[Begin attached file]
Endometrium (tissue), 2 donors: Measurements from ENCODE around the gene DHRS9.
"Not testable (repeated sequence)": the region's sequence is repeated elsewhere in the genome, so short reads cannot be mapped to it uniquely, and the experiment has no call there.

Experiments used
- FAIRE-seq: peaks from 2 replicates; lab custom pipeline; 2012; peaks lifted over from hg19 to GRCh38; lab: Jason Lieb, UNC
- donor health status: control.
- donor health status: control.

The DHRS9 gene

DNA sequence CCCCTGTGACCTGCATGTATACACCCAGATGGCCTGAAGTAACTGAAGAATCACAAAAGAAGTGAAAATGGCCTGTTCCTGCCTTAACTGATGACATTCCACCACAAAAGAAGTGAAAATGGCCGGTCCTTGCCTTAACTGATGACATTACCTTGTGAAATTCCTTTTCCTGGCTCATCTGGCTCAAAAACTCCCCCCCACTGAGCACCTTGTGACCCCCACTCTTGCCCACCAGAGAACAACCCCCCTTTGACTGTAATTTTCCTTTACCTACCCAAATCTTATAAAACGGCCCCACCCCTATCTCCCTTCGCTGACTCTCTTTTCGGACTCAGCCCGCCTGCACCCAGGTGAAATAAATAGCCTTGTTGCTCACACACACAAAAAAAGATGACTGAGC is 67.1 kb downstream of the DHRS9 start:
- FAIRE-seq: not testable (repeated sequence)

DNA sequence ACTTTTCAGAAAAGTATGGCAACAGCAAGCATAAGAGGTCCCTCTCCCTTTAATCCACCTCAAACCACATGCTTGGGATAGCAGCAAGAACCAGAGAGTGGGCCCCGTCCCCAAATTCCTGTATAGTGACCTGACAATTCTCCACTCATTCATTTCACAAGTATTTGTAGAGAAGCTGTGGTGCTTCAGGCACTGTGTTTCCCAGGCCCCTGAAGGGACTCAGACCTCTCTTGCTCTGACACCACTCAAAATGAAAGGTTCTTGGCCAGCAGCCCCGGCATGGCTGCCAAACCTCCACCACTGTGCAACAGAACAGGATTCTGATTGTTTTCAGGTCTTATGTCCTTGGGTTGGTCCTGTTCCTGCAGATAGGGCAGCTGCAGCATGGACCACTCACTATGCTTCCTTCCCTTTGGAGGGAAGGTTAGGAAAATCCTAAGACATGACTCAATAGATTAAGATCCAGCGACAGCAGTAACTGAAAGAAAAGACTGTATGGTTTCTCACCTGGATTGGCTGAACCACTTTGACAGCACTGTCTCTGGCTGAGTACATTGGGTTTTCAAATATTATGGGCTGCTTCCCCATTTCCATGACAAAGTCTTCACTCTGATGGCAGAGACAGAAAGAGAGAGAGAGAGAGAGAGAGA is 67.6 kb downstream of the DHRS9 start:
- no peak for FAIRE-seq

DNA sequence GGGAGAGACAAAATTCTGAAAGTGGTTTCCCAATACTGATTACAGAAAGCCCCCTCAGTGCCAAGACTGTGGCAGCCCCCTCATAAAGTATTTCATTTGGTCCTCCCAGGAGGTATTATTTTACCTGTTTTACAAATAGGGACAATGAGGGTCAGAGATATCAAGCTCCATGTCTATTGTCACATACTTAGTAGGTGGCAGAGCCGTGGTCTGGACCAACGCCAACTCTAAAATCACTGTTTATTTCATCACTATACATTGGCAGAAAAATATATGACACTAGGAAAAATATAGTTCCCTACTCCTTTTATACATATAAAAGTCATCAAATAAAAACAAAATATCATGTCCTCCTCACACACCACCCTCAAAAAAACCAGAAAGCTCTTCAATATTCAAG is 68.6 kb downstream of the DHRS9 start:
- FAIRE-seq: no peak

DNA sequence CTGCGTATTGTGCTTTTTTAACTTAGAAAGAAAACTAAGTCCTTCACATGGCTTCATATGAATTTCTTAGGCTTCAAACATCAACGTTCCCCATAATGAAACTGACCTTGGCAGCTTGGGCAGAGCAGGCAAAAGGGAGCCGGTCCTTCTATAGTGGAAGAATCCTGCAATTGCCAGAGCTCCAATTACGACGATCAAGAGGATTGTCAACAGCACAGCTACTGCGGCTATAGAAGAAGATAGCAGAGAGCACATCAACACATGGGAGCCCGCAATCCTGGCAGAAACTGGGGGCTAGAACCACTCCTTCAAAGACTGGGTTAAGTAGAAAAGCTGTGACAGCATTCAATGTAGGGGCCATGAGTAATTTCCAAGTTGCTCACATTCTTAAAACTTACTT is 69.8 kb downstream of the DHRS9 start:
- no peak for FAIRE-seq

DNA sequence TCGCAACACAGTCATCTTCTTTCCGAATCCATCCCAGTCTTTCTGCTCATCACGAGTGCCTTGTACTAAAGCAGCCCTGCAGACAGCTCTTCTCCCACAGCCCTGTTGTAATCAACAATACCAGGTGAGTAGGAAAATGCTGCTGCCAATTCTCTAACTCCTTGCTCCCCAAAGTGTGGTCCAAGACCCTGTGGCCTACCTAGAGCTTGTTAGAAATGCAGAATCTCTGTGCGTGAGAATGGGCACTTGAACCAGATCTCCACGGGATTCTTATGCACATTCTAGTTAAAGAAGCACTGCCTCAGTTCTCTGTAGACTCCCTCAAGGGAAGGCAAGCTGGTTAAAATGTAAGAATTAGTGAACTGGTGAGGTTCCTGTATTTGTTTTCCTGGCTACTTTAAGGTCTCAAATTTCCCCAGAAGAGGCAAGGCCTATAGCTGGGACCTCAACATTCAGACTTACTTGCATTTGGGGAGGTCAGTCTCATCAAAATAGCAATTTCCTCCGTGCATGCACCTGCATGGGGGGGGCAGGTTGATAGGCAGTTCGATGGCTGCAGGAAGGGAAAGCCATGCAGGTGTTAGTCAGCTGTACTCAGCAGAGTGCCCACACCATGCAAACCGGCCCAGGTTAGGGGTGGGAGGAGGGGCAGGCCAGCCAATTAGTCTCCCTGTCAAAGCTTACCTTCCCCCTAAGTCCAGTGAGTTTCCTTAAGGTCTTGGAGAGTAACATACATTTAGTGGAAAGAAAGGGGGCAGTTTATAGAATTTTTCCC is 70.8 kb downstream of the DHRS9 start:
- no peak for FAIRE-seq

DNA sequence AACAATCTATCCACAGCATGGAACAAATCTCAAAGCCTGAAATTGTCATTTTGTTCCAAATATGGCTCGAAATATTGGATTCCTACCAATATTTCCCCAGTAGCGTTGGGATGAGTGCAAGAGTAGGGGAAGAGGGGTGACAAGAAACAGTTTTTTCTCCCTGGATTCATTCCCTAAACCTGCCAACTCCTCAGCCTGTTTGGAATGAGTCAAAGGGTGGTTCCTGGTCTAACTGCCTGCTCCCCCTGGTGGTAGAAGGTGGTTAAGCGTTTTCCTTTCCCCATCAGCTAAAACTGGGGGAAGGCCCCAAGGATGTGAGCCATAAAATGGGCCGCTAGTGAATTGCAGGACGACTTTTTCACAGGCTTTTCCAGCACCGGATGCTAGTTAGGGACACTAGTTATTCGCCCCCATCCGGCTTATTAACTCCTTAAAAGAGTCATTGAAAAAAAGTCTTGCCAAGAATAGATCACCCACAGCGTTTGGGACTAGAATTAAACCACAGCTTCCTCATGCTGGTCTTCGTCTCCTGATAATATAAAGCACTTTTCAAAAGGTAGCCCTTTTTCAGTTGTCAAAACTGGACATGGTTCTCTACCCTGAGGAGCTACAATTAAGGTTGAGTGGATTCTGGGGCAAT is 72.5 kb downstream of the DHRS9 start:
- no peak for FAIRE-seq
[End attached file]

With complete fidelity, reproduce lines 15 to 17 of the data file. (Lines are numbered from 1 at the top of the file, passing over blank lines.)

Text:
- no peak for FAIRE-seq

DNA sequence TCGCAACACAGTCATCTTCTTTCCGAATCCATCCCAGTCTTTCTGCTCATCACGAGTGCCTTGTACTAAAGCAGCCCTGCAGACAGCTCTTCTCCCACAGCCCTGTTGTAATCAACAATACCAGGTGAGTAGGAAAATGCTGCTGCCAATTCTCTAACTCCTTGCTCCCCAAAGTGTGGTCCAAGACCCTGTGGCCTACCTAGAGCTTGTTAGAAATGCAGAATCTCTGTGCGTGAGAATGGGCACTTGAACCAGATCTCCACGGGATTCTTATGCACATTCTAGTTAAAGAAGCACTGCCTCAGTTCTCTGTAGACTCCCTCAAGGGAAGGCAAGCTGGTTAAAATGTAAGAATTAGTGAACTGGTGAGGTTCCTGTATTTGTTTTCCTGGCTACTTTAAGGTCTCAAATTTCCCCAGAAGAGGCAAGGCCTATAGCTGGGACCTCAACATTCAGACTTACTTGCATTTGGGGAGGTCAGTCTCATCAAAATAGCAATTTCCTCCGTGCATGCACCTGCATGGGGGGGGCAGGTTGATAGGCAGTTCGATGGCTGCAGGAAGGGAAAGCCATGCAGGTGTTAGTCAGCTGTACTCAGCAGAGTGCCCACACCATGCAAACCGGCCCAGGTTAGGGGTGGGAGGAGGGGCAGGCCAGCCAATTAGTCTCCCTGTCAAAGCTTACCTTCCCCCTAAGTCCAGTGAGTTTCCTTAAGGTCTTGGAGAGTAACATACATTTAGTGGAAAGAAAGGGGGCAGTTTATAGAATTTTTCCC is 70.8 kb downstream of the DHRS9 start:
- no peak for FAIRE-seq